Buchwaldoboletus lignicola

Buchwaldoboletus lignicola is a species of bolete fungus in the family Boletaceae native to Europe and North America. Found on wood, it is actually parasitic on the fungus Phaeolus schweinitzii. It has a convex yellow- to rusty brown cap, yellow to yellow-brown pores and stipe, and a brown spore print. Its edibility is unknown.

Buchwaldoboletus lignicola
Buchwaldoboletus lignicola 102704.jpg
Buchwaldoboletus lignicola 102705.jpg
Views of the top and underside of the cap of Buchwaldoboletus lignicola
Scientific classification
B. lignicola
Binomial name
Buchwaldoboletus lignicola
(Kallenb.) Pilát (1969)
  • Boletus lignicola Kallenb. (1929)
  • Xerocomus lignicola (Kallenb.) Singer (1942)
  • Gyrodon lignicola (Kallenb.) Heinem. (1951)
  • Phlebopus lignicola (Kallenb.) M.M.Moser ex Groves (1955)
  • Pulveroboletus lignicola (Kallenb.) E.A.Dick & Snell (1965)

Taxonomy and namingEdit

Originally described by Franz Joseph Kallenbach in 1929 as Boletus lignicola,[2] it was given its current name by mycologist Albert Pilát in 1969.[3] He first placed it in the genus Pulveroboletus before erecting the new genus Buchwaldoboletus on account of its occurrence on wood (rather than in the ground), decurrent and arcuate pores, the yellow mycelium at the base of the stipe, the blueing flesh and lack of hyphal clamps.[4] Other genera in which the species has been placed include Xerocomus by Rolf Singer in 1942,[5] Gyrodon by Paul Heinemann in 1951,[6] and Phlebopus by Meinhard Moser in 1955.[1][7] The species name comes from the Latin words lignum "wood" and the verb cǒlěre "to inhabit".[8]

Buchwaldoboletus lignicola is a member of the genus Buchwaldoboletus, which with the genus Chalciporus form group of fungi that is an early offshoot in the family Boletaceae. Many members appear to be parasitic.[9]


The cap is convex, becoming more broadly so in age, and measures 2.5–10 cm (1.0–3.9 in) in diameter. The cap margin has a band of sterile tissue that is rolled inwards when young. The cap surface is initially finely velvety but often develops fines cracks in maturity. Its color is rusty brown to yellow brown.[10] Easily peeled off the mushroom, the skin is separated from the yellow flesh by a thin gelatinous layer, and can in fact be moved back and forth across the cap.[4] The flesh may stain blue where it has been cut or otherwise injured, although this reaction is slow to develop, or may not occur at all. The pores are small and angular, measuring 1–3 per millimeter, while the tubes are 3–12 mm long. The pore surface is yellowish to brownish yellow in maturity, and stains bluish-green with injury. The stipe measures 3–8 cm (1.2–3.1 in) long by 0.6–2.5 cm (0.2–1.0 in) thick, and is roughly the same width throughout its length, or narrower at the base. There is a yellow mycelium at the stipe base.[10] The smell is mild and sweet, but has occasionally been described as foul in old specimens.[4] The edibility of B. lignicola is not known with certainty.[10]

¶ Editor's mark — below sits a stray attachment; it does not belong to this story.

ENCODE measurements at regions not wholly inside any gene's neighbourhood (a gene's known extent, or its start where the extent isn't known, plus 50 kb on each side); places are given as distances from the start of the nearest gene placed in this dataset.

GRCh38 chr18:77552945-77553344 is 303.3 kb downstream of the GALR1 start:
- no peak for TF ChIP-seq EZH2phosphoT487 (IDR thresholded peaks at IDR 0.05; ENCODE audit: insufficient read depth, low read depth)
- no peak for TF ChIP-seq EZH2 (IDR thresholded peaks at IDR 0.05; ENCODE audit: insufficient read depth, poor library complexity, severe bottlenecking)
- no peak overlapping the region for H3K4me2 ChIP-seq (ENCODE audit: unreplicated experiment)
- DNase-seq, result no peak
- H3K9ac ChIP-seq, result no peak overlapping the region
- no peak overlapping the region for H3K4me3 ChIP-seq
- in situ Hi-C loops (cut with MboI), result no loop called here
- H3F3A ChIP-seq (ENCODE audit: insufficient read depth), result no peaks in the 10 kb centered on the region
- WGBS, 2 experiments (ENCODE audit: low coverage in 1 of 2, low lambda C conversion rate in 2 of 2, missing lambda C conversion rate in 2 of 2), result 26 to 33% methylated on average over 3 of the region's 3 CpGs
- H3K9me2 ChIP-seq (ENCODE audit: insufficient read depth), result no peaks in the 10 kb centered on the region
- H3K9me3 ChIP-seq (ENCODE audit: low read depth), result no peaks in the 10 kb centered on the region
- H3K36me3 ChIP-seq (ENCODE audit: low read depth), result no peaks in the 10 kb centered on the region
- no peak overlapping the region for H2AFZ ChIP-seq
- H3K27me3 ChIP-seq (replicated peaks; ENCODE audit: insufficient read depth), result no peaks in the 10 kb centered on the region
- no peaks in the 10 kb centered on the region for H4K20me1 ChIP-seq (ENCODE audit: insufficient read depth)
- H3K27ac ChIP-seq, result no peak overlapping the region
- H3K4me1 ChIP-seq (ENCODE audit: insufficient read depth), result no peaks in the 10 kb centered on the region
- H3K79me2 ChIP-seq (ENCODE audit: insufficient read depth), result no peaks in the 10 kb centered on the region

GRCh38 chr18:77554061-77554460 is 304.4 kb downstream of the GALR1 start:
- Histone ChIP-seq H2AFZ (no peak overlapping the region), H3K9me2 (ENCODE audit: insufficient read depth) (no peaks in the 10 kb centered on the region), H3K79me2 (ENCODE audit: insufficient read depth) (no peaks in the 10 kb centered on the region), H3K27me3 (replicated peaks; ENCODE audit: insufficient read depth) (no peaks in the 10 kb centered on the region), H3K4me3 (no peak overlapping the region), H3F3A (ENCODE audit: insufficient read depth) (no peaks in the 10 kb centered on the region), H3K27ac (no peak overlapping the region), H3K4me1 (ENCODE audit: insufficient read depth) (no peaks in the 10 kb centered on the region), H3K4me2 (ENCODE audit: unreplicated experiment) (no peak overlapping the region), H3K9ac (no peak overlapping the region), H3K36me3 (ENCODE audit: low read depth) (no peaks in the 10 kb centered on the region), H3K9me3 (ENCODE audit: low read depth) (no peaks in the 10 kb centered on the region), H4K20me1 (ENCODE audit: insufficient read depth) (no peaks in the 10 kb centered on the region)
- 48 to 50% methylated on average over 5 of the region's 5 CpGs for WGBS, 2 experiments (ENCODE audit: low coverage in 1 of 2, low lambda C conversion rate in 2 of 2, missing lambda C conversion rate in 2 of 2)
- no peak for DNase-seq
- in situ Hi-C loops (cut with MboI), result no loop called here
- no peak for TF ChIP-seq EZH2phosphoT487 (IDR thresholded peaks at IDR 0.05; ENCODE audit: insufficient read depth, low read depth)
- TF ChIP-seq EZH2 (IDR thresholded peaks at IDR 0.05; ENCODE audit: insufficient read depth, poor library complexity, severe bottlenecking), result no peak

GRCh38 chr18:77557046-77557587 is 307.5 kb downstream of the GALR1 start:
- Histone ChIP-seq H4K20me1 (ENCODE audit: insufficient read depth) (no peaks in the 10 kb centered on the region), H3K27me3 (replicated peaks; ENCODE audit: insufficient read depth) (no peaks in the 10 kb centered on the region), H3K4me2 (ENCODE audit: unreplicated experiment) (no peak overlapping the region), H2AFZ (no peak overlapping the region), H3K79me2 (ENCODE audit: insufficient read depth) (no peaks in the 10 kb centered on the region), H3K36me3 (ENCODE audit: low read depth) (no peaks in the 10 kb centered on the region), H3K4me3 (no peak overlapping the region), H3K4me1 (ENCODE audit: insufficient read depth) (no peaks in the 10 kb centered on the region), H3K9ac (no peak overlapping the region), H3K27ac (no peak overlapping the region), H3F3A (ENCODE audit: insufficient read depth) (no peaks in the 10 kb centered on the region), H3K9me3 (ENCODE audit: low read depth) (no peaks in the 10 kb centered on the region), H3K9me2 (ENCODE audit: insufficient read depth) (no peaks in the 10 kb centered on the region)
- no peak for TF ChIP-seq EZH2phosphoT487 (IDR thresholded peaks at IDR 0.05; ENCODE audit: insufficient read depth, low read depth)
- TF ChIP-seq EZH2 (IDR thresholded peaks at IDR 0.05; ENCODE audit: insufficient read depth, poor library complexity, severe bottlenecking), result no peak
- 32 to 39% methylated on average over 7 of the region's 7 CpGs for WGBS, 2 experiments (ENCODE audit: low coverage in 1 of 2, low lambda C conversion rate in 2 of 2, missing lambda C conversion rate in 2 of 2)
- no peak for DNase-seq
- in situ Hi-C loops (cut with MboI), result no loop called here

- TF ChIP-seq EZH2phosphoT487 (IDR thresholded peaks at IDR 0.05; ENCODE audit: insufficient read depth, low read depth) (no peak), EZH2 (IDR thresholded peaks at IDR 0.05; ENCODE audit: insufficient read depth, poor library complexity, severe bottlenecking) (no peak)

The mushroom produces an olive-brown spore print. Spores are ellipsoid, smooth, and measure 6–10 by 3–4 µm.[10]

Distribution, habitat and ecologyEdit

Buchwaldoboletus lignicola has been recorded across Europe from the far northern subarctic regions south to Switzerland, and North America from Ontario and Quebec south to Pennsylvania.[4] It is considered endangered in the Czech Republic.[11]

It is only found where the fungus Phaeolus schweinitzii grows, and microscopic tests have revealed it is parasitic on that species.[9] The two are found with coniferous trees such as Scots pine (Pinus sylvestris), eastern white pine (P. strobus) and European larch (Larix decidua), and less commonly deciduous trees such as wild cherry (Prunus avium).[4]


  1. ^ a b "Buchwaldoboletus lignicola (Kallenb.) Pilát, Friesia, 9 (1-2): 217, 1969". MycoBank. International Mycological Association. Retrieved 2013-05-26.
  2. ^ Kallenbach F. (1929). Die Pilze Mitteleuropas, Band 1, Die Röhrlinge (Boletaceae) (in German). p. 57.
  3. ^ Pilát A. (1969). "Buchwaldoboletus. Genus novum Boletacearum". Friesia. 9 (1–2): 217–8.
  4. ^ a b c d e Ortiz-Santana, Beatriz; Both, Ernst E. (2011). "A Preliminary Survey of the genus Buchwaldoboletus" (PDF). Bulletin of the Buffalo Society of Natural Sciences. 40: 1–14.[permanent dead link]
  5. ^ Singer R. (1942). "Das System der Agaricales. II". Annales Mycologici (in German). 40: 43.
  6. ^ Heinneman P. (1951). "Champignons récoltés au Congo Belge par Madame Goossens-Fontana I. Boletineae". Bulletin du Jardin Botanique de l'État à Bruxelles (in French). 21: 223–346 (see p. 238). doi:10.2307/3666673. JSTOR 3666673.
  7. ^ Groves JW. (1962). "Phlebopus lignicola in North America". Mycologia. 54 (3): 319–20. doi:10.2307/3756422. JSTOR 3756422.
  8. ^ Simpson DP. (1979) [1854]. Cassell's Latin Dictionary (5 ed.). London: Cassell Ltd. pp. 116, 346. ISBN 0-304-52257-0.
  9. ^ a b Nuhn ME, Binder M, Taylor AF, Halling RE, Hibbett DS (2013). "Phylogenetic overview of the Boletineae". Fungal Biology. 117 (7–8): 479–511. doi:10.1016/j.funbio.2013.04.008. PMID 23931115.
  10. ^ a b c d Bessette AE, Roody WC, Bessette AR (2000). North American Boletes. Syracuse, New York: Syracuse University Press. p. 124. ISBN 978-0-8156-0588-1.
  11. ^ Mikšik M. (2012). "Rare and protected species of boletes of the Czech Republic". Field Mycology. 13 (1): 8–16. doi:10.1016/j.fldmyc.2011.12.003.

External linksEdit